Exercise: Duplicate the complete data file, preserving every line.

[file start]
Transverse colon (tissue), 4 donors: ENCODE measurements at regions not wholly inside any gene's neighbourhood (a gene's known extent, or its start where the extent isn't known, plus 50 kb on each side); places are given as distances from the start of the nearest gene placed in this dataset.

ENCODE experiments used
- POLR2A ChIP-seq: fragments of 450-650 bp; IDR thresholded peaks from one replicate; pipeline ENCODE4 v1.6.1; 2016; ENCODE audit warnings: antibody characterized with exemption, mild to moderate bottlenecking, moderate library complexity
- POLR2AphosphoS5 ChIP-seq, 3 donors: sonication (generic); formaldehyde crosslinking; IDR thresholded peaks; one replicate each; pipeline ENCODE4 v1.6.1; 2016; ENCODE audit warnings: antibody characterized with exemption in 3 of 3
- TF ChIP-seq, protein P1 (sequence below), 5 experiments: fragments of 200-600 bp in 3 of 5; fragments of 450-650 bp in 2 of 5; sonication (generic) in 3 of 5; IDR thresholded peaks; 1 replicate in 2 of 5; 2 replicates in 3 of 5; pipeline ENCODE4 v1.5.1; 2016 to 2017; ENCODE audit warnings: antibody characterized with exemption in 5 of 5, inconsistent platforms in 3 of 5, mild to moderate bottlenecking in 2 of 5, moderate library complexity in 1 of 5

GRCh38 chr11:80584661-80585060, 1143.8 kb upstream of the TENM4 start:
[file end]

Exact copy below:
Transverse colon (tissue), 4 donors: ENCODE measurements at regions not wholly inside any gene's neighbourhood (a gene's known extent, or its start where the extent isn't known, plus 50 kb on each side); places are given as distances from the start of the nearest gene placed in this dataset.

ENCODE experiments used
- POLR2A ChIP-seq: fragments of 450-650 bp; IDR thresholded peaks from one replicate; pipeline ENCODE4 v1.6.1; 2016; ENCODE audit warnings: antibody characterized with exemption, mild to moderate bottlenecking, moderate library complexity
- POLR2AphosphoS5 ChIP-seq, 3 donors: sonication (generic); formaldehyde crosslinking; IDR thresholded peaks; one replicate each; pipeline ENCODE4 v1.6.1; 2016; ENCODE audit warnings: antibody characterized with exemption in 3 of 3
- TF ChIP-seq, protein P1 (sequence below), 5 experiments: fragments of 200-600 bp in 3 of 5; fragments of 450-650 bp in 2 of 5; sonication (generic) in 3 of 5; IDR thresholded peaks; 1 replicate in 2 of 5; 2 replicates in 3 of 5; pipeline ENCODE4 v1.5.1; 2016 to 2017; ENCODE audit warnings: antibody characterized with exemption in 5 of 5, inconsistent platforms in 3 of 5, mild to moderate bottlenecking in 2 of 5, moderate library complexity in 1 of 5

GRCh38 chr11:80584661-80585060, 1143.8 kb upstream of the TENM4 start: